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Haniel Long's Pittsburgh memoranda: documentary form and 1930s political poetry.

Recent studies of 1930s political poetry understandably tend to look at the period through a Marxist lens, but as a result they neglect Haniel Long's innovative documentary poem Pittsburgh Memoranda (1935). This essay seeks to recover Long--who was not a Marxist, though certainly a political radical--in order to arrive at a more complete picture of both the documentary genre and the cultural work of the times, complementing and complicating the existing scholarship. It argues for the importance of Long's idiosyncratic political and aesthetic stances and puts him in conversation with contemporary Marxist poets and critics, utilizing Edwin Rolfe and Stanley Burnshaw as examples. Further, it positions Long's work as a forerunner to and possibly an influence on Muriel Rukeyser's "The Book of the Dead" (1938). Thus, this essay restores Long to the discussion about the political poetry of the Thirties generally and the documentary political poem more specifically.

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In a 1986 interview, the poet Ed Dorn remarked of Haniel Long, "He's one of those minor, unknown, unread writers that can do more for you than anybody else" (1986, 12). From the early to mid-twentieth century, Long (1888-1956) was a well-known and well-regarded poet who published in literary journals and anthologies alongside many of the major modernist figures of the day. (1) His poetry and prose collections were reviewed and praised by some of the era's most prominent critics. (2) Nevertheless, through the vicissitudes of time and the vagaries of the shifting canon, and despite the occasional posthumous compliment such as Dorn's, Long eventually lapsed into that nebulous state dreaded by all writers, critical neglect. In a 1990 article, John Timberman Newcomb situated Long (along with Archibald MacLeish, Muriel Rukeyser, Carl Sandburg, and others) among "a number of modernists once widely read and respected, now largely ignored or disparaged" (1990, 9). Since 1990, as rigid conceptions of modernism have given way to a variety of "modernisms," many such previously overlooked figures have in fact been recovered. For the most part, however, Long continues to be neglected.

The reasons for this neglect are complex. Shelley Armitage suggests that Long is not really a modernist at all, arguing that he remained "outside mainstream literary movements and cults" (1986, 230). "Long was a contemporary of T. S. Eliot and Ezra Pound," Armitage observes, but he "ignored the experimental movement in modern poetry, even though he shared the classical enthusiasms of Eliot and the Chinese interests of Pound. Reviewed retrospectively, Long's poetry--merely out of step with poetic modes considered superior by the New Critics of his time--stands up remarkably well" (230-31). To be out of step with New Criticism could imply many things, a perceived leftist politics among them; and this perception would be true in the case of Long's Pittsburgh Memoranda (1935), arguably his most significant poetic work. A long political poem notable for its use of documentary and pastiche techniques, Pittsburgh Memoranda is roughly concurrent with the first installment of Charles Reznikoff's Testimony (1934) and precedes other major works in the genre such as Rukeyser's "The Book of the Dead" (from her collection U.S. 1 published in 1938), and William Carlos Williams's Paterson (conceived in the late 1930s but begun in earnest by the early 1940s). (3) Indeed, Pittsburgh Memoranda could be said to be a key entry in the continuum of documentary poetics which was especially prominent during this era. Yet despite its republication by the University of Pittsburgh Press in 1990, it remains largely unstudied.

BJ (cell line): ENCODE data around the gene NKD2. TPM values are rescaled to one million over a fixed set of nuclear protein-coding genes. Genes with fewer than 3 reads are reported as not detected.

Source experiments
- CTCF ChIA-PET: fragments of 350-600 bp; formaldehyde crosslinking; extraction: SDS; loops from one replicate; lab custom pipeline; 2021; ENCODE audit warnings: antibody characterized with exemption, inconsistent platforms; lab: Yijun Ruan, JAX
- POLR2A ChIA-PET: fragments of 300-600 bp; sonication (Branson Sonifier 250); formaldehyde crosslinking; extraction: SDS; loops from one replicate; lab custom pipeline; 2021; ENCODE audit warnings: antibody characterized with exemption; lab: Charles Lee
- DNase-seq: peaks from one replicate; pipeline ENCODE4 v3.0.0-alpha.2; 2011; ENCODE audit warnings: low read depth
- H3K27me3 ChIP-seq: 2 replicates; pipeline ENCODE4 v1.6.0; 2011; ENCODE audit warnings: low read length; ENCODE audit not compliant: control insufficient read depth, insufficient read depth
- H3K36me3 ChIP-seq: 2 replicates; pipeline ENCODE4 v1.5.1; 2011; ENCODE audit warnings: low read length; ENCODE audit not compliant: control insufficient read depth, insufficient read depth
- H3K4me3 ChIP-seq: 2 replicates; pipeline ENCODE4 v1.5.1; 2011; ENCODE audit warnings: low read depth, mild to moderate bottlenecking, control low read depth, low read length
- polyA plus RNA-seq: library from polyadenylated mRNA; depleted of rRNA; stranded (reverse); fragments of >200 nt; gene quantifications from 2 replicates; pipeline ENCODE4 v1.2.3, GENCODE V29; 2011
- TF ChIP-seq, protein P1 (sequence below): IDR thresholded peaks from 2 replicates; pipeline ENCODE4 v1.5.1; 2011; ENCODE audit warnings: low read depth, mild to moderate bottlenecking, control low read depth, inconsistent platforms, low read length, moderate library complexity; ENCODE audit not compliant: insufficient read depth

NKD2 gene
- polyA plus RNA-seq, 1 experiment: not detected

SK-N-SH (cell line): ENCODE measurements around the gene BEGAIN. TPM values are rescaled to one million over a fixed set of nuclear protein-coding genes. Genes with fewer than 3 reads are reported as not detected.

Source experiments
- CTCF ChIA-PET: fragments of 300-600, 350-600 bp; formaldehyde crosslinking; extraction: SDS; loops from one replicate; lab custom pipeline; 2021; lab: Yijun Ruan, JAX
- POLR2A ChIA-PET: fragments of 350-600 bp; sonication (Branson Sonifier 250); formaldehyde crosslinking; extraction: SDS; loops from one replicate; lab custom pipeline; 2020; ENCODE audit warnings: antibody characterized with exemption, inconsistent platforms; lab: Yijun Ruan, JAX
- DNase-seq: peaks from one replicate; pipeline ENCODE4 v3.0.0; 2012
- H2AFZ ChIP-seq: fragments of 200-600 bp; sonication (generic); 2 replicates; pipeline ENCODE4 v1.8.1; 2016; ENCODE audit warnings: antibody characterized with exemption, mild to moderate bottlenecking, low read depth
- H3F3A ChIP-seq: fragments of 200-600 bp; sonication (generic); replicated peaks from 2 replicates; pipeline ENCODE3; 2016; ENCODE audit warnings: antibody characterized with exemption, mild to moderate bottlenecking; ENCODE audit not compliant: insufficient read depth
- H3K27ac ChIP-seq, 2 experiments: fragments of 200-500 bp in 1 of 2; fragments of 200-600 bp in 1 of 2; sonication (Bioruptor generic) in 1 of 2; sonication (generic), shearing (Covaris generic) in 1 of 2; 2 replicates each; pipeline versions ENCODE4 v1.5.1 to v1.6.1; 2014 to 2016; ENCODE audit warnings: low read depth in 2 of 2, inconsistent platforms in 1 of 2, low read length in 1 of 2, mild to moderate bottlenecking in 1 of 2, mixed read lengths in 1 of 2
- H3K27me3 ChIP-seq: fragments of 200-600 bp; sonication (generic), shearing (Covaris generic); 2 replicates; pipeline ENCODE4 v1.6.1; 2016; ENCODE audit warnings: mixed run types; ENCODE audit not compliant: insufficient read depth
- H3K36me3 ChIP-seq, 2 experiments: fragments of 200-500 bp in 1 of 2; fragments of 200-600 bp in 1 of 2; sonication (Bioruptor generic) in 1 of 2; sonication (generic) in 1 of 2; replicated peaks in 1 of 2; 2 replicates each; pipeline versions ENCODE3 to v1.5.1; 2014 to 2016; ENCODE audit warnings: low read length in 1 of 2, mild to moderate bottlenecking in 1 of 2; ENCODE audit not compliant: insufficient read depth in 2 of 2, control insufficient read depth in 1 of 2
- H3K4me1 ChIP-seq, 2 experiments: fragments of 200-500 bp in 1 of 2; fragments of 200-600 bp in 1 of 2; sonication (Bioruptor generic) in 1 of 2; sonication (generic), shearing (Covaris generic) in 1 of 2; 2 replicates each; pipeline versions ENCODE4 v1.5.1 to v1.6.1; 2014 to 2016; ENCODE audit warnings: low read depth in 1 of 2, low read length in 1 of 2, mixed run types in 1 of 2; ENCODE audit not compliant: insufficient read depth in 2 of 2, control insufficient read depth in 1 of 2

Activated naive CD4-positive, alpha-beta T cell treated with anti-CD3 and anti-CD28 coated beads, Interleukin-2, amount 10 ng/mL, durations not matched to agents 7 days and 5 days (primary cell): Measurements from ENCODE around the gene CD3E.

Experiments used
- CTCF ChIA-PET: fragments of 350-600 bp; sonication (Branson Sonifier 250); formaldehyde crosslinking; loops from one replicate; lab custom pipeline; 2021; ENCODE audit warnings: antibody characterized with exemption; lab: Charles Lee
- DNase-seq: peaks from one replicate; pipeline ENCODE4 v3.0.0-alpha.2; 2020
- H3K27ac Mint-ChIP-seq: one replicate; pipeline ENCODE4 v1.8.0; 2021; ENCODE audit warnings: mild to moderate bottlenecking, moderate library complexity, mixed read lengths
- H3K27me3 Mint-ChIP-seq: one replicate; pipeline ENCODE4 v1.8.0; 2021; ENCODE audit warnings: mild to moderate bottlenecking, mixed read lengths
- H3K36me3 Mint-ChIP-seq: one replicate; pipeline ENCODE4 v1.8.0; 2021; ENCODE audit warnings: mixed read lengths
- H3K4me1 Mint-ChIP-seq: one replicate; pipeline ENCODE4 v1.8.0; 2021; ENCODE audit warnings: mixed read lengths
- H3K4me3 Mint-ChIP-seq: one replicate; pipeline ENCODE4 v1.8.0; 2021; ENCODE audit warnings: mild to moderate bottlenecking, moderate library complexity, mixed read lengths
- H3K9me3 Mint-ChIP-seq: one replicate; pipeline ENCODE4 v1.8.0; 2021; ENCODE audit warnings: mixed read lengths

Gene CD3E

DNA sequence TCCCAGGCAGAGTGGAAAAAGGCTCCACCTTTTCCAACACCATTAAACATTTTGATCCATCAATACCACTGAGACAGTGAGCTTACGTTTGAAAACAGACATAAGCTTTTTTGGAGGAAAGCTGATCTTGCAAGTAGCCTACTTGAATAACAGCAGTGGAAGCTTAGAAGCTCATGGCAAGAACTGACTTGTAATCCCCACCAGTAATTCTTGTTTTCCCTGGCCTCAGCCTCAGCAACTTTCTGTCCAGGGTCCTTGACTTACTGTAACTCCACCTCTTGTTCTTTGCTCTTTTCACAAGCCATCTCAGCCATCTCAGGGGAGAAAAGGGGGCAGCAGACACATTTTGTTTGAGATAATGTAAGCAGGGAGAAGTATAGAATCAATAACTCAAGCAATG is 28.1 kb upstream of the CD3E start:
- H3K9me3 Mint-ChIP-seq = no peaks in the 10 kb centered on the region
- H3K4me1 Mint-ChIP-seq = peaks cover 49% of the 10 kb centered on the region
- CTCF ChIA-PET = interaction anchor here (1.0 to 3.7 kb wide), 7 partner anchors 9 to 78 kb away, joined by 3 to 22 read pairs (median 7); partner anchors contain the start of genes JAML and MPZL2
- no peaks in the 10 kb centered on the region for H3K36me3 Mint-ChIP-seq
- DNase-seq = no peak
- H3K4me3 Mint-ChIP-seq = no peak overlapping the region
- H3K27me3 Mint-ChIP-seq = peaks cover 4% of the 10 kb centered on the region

Long's work resists the oversimplified narrative of a New Critical purging of 1930s political poets from the canon followed by an eventual but inevitable moment of recovery. Long indeed was politically engaged and anti-capitalist, clearly making him anathema to those insular "high-modernist" tastemakers who, as Newcomb suggests, were in a position to critically devalue those who insisted "on integrating their progressive politics with their modernist poetics" (1990, 10). He was not a Marxist or a communist, however, and his idiosyncratic political and economic views are difficult to classify. Thus, he does not quite fit with poets like MacLeish or Rukeyser, who were previously marginalized in part because they were seen as having communist sympathies, (4) and certainly not with an overtly communist poet such as Edwin Rolfe, all of whom have now been recovered to one degree or another. In the last couple of decades, there have been numerous works published which reassess the literary landscape of the 1930s and/or laud the poets of the left, such as Walter Kalaidjian's American Culture between the Wars: Revisionary Modernism and Postmodern Critique (1993), Robert Shulman's The Power of Political Art: The 1930s Literary Left Reconsidered (2000), Michael Thurston's Making Something Happen: American Political Poetry between the World Wars (2001), Cary Nelson's Revolutionary Memory: Recovering the Poetry of the American Left (2001), Alan M. Wald's Exiles from a Future Time: The Forging of the Mid-Twentieth-Century Literary Left (2002), and John Lowney's History, Memory, and the Literary Left: Modern American Poetry, 1935-1968 (2006). Some of these exhibit their own politically grounded concerns, (5) but none of them so much as mentions Long. For that matter, neither does Peter Conn's recent study The American 1930s: A Literary History (2009), which, though it aspires to survey the "enormous ideological and imaginative complexity" (2009, 6) of the decade, betrays an animosity toward left writers and thus reinscribes the New Critical binary of "high art" versus "political propaganda." (6) Therefore, as a poet with a singular political and artistic vision, a further example of "ideological and imaginative complexity" especially as expressed in his Pittsburgh Memoranda, the recuperation of the still vastly understudied Haniel Long is well overdue.